Covid Poems - Dr Diana Swann

Updated: May 25, 2020

Inspired by her new Covid world, Diana started writing poems in March. Her humorous observations resonate with all happenings we see through a lens that has had, for me at least, a brain fog removed during these strange times. Most people will admit life's beat as we knew it has changed, letting us enjoy the little things in front of our noses.

Artist is Kevin Dean, his contact details are below.

March 2020: Lockdown

A grim walk westwards along the sea-front,

East wind scuffling in my sparse white hair.

Clean-slicing the air, gulls plunge, then settle

on the massive curls of a spray-hurling tide.

A shower spatters, has second thoughts.

A bench’s inscription invites me to rest with

‘Maureen and Gordon, beloved parents,

sadly missed’. So how did they die?

A young girl pants past, drink-bottle slapping

on her plump buttocks, clenched with resolve;

she grunts ‘Good morning’, answering my smile.

Another smile from a boy on a scooter and

I wave to a toddler who waggles a finger.

Suddenly these greetings coalesce into

celebration of human fellowship

in this virus-haunted, unreal Spring.

Corona Confinement

She stretches to her scanty shelf of books,

the photo-album’s just within her reach.

It captures her with memory’s cruel hooks

that force her forward to a rending breach

of barriers holding back a flooding rage,

that calms to grief, self-blame, then fresh surmise

entwined with wisps of love. She turns the page

and there he is; those smiling, candid eyes

bely what lies within. The door- bell rings.

Remembering today is next door’s turn,

observing six feet gap, her neighbour brings

the shopping packed with kindness and concern.

She locks the photo-album, quells a tear,

unwraps a cared-for future with no fear.

Runners in lockdown

The promenade invites the set-faced couples

to stern pursuit of ideal weight or miles.

Their wrist bound gadgets set the calibrations,

that render them the masters of their run.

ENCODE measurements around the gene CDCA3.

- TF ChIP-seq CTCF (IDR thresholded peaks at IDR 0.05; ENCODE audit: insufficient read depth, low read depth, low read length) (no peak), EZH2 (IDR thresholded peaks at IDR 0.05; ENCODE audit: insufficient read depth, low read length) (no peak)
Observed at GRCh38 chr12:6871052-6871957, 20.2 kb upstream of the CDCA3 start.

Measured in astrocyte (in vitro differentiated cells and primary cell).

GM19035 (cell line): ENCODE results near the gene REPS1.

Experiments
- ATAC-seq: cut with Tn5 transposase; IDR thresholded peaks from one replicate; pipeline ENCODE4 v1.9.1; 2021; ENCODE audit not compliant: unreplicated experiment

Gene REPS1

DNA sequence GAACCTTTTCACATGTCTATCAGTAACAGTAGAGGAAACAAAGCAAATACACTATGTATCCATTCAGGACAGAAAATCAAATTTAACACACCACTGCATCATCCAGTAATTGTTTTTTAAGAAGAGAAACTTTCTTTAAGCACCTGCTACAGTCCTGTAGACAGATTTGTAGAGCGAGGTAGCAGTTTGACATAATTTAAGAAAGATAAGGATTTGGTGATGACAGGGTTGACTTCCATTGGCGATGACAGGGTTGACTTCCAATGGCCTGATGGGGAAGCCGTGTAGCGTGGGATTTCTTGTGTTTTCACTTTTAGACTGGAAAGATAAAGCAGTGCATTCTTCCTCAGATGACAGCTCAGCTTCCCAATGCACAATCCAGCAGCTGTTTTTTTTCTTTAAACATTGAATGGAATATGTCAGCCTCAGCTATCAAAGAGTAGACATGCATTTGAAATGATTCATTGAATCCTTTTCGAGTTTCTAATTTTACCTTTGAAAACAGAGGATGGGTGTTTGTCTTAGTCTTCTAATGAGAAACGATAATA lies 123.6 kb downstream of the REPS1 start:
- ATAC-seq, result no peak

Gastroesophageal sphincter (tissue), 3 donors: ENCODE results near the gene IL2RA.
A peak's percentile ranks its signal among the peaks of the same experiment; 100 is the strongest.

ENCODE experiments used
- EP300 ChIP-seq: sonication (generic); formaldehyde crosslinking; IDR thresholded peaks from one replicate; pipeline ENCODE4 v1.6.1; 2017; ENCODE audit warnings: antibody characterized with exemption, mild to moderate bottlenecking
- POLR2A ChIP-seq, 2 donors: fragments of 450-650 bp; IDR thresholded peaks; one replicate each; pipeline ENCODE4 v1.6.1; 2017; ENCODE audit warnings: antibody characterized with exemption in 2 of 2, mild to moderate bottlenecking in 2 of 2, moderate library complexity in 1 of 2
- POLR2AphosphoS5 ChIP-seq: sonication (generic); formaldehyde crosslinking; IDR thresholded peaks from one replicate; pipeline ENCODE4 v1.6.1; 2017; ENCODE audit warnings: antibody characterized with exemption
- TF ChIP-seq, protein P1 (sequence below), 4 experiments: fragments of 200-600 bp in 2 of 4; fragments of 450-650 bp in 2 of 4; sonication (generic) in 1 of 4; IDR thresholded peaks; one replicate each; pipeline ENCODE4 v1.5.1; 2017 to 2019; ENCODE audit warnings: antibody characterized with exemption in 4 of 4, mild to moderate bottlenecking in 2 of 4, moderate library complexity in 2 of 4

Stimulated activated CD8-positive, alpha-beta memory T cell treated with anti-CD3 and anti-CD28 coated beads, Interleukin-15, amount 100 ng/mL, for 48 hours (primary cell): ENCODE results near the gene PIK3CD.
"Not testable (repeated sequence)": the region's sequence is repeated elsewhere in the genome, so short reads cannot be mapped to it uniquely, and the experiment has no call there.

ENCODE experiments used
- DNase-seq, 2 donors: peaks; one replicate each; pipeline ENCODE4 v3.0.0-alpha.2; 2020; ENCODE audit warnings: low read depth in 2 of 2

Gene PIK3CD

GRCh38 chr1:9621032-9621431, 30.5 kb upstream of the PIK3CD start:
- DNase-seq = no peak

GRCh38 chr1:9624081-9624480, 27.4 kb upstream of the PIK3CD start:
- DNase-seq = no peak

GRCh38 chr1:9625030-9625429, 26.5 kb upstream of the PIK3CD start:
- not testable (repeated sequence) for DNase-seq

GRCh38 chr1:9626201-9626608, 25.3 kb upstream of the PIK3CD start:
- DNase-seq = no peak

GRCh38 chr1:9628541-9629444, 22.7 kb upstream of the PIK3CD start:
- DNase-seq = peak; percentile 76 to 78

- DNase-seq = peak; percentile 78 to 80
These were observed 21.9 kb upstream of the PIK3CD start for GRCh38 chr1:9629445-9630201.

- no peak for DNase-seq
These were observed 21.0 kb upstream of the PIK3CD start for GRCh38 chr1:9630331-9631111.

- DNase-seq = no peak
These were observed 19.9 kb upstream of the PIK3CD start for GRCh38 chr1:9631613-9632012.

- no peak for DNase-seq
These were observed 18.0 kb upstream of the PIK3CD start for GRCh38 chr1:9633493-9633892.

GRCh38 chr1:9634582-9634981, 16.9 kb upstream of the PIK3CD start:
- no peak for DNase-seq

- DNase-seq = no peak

They punctuate the floundering joggers round them,

distancing exactly six feet gaps.

Not so the rest; their dog’s in charge each run-time.

A rescue lurcher’s in for the long haul,

An ancient spaniel flops into a sit-down,

A pug attempts to pick a fight and fails.

Two pale salukis tiptoe down the catwalk

A staffie shoulders past a drooling chow.

Ecstatic babies scream as Daddies push past

faster than a buggie’s meant to go.

A tattoo streaks through on a rattling skateboard,

leaving a toddler screaming in his wake,

Birthday scooters wobble to a standstill

when older brothers bike past at top speed.

Fluorescent lycra , misapplied to thick thighs

not fashioned for a greyhound silhouette

thuds by, with feet un-lifted, but worse follows,

an unclad pair that wobble with each gasp.

Succumbing to arthritis and rollator,

I sink down on a bench and smile.


The morning is calm and patient.

The sky joins the waveless sea,

the sea subsides into the shingle,

with silent, invisible shufflings;

its expanses smoothly accommodate

the deserted straggling Pier.

Only a mirage of the Island

rises seamlessly from clinging water.

No shouts of colour ground us

in the infinite merging of

pale blue mist and grey washed clouds.

Expectant silence is shattered

by the hectic sputter

of a small tug’s engine.

The sea, insulted, quivers ,

rent by the speeding white streak.

The seagulls are strangely silent,

but in the bushes along the promenade

a conceited blackbird glories

in his da capo aria, silhouetted

against the pink tamarisk tree.

Jolted back from enchantment into

this new world of demarcations,

We sadly smile at passers by,

six-foot distance.

Kevin Dean is based in Southsea, Hampshire, UK. He studied at the Royal College of Art in London. Kevin has been painting scenes from his neighbourhood and home during 'lockdown' , which he calls Corona chronicles. His work is for sale.

Contact Kevin via his social media pages


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